For as long as most of Hong Kong’s protesters can remember, Li Ka-shing has been depicted in cartoons wearing blue tights and a red cape — the city’s soaring superman of investment, business success and aspiration.
But in the past few days, a new depiction of Hong Kong’s richest man has emerged on social media: a pro-Beijing politician posted an image of Mr Li’s face Photoshopped on to the body of a cockroach, with rough Cantonese slang branding him the “cockroach king”.
As the financial hub approaches the fourth month of a deepening political crisis, the insult could portend a critical shift in mainland China’s response to the protests, according to analysts. Beijing, which is preparing for the 70th anniversary of the founding of the People’s Republic of China on Tuesday, is keen for any opportunity to redirect the rage of Hong Kongers, who have been squeezed economically, away from the government and towards one of the city’s favourite sons.
“The smaller tycoons certainly feel vulnerable to anger in Hong Kong. But Li stands above those,” said a person who has worked closely with Mr Li’s business empire. “He is an icon. That is why Beijing will try to go after him.”
Many businesses that operate in Hong Kong and mainland China have already come under fierce attack from Beijing for their perceived support of the protests.
Cathay Pacific, the city’s flagship airline, and its parent group Swire, banks such as HSBC and BNP Paribas, and professional services firms including PwC, have all been attacked by Chinese state media.
The tycoons, many of whom have made their fortunes in property development, have also been accused of contributing to a shortage of affordable housing in the city.
But even as Beijing turns its ire on Hong Kong’s elite, some say that Mr Li has prepared for this threat better than any of his peers — and may have seen these events coming years ago.
Mr Li and CK Hutchison did not immediately respond to a request for comment. But the tycoon has been diversifying his business away from Hong Kong for decades.
Last month, he bought Greene King, the UK’s largest listed pub and brewery group, for £4.6bn including debt. The acquisition was the latest in a series of deals, including the 1991 purchase of Canadian energy company Husky, the 2010 buyout of EDF Energy’s UK electricity business, and the 2016 purchase of Duet, the Australian energy group. Hong Kong accounted for just 3 per cent of core earnings at CK Hutchison, the Li family’s holding group, as of mid-2019. By contrast, Europe contributed 54 per cent and Canada 10 per cent.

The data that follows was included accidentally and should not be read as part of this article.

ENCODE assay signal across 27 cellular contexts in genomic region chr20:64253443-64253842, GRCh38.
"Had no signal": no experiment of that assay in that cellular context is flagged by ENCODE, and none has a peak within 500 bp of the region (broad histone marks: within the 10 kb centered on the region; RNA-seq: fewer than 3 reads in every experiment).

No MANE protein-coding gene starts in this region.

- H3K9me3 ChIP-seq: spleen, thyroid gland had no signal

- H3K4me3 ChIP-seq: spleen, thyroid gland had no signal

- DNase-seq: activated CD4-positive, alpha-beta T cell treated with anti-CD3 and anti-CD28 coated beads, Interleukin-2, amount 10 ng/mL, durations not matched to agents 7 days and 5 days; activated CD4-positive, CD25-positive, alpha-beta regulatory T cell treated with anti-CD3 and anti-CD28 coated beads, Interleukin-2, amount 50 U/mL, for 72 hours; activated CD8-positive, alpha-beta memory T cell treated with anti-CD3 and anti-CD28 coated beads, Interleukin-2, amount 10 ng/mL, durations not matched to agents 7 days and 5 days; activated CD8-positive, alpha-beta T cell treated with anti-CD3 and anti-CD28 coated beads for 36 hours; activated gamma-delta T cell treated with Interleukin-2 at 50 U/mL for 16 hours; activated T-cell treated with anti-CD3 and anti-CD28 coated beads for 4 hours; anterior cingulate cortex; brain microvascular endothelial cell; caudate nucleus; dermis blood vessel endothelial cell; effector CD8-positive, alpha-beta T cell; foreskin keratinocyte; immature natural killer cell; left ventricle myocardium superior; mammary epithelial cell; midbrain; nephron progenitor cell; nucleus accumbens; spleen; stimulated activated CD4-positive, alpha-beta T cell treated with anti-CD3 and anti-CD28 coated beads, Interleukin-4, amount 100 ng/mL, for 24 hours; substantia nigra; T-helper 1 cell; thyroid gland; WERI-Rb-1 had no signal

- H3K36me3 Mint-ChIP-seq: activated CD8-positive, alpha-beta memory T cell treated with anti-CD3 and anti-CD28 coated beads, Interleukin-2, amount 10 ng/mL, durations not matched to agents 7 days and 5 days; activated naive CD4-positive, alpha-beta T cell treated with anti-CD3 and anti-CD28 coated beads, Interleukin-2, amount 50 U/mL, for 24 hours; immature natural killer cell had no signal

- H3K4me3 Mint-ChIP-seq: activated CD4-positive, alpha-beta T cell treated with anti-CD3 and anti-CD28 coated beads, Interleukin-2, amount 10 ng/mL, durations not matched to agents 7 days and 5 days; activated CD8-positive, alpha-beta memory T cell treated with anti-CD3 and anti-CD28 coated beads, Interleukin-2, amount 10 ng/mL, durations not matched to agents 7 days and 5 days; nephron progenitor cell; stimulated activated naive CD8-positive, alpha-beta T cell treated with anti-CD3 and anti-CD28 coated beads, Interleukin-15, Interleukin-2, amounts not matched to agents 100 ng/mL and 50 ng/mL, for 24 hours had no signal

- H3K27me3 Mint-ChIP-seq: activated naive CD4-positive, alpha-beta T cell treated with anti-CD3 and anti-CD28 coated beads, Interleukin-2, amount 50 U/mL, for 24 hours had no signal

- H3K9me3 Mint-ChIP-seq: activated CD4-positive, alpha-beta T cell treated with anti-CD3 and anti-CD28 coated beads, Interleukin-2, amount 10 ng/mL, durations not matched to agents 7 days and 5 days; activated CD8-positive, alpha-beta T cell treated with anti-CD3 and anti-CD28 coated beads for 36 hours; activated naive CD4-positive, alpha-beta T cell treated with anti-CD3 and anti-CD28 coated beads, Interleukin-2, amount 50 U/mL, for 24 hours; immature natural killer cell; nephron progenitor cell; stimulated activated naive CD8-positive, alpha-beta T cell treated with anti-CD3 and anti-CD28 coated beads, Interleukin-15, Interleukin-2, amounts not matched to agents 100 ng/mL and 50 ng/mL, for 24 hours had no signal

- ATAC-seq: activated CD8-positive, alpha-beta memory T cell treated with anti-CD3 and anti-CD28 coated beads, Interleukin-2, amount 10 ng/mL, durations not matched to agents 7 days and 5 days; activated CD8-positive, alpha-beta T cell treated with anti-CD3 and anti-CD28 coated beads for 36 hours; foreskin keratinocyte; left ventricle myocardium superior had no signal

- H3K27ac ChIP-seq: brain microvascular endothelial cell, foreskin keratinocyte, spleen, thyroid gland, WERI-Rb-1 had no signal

Analysts say the diversification strategy has been prescient — one that will help keep the business in Li family hands long after the patriarch has passed it on to his heirs and many other tycoons may be forced to sell to Beijing.
“Chinese guys, including Li Ka-shing, know that businesspeople have historically not been protected in China,” said Joseph Fan, a professor of finance at the Chinese University of Hong Kong. “Being diversified to avoid political turmoil is a smart move. But not everyone has been able to achieve this kind of diversification.”
Observers say the city’s other tycoons would struggle to move away from China now, with Hong Kong in turmoil.
Their assets are highly concentrated in the property sector and more reliant on the city and mainland China. Companies such as New World Development, owned by the Cheng family, the Kwok family’s Sun Hung Kai, and Henderson Land, the conglomerate owned by the Lee family, dominate the city’s property market but are relative newcomers to investment outside Hong Kong and China.
In comparison to the $31bn that Li family businesses have invested in the UK alone over the past decade, New World has made about $9bn in investments outside Hong Kong, although about $7.4bn of those deals have been done in China, according to an analysis of data from Dealogic.
Sun Hung Kai and Henderson Land have made a negligible number of overseas investments in the past 10 years, leaving their operations highly exposed to disruptions in the city.
Mr Li “has been at this for years”, said a Hong Kong-based banker who has worked with his empire. “The other developers can’t start [divesting] now and expect the same results. It’s a bit too late.”
Raymond Cheng, a property analyst at CIMB, adds that the tycoons’ focus on Hong Kong has only accelerated. “Those developers have acquired a lot of land in recent years and their assets are very concentrated here,” he said.
One solution to the tycoons’ problems is to sell to China’s state-owned companies. That process has already started, with some of Hong Kong’s largest businesses now owned by government-controlled groups.
In 2017, Cosco Shipping, the Chinese state-owned shipping company, agreed to acquire Orient Overseas Container Line, the shipping business owned by the family of former Hong Kong chief executive Tung Chee-hwa, for $6.3bn.
Even Mr Li in recent years has sought to sell down to the Chinese government. Two years ago, he struck the world’s most expensive deal for a single building: the sale of Hong Kong office tower The Center for HK$40.2bn ($5.2bn) to a consortium led by a Chinese state-backed energy company. That agreement fell through when the Chinese group pulled out.
“The future generation will not inherit the same political connections as their parents,” Prof Fan said. “They [will] inherit social problems and a battle between the rich and poor . . . Some might choose the easy way out and sell to the Chinese state.”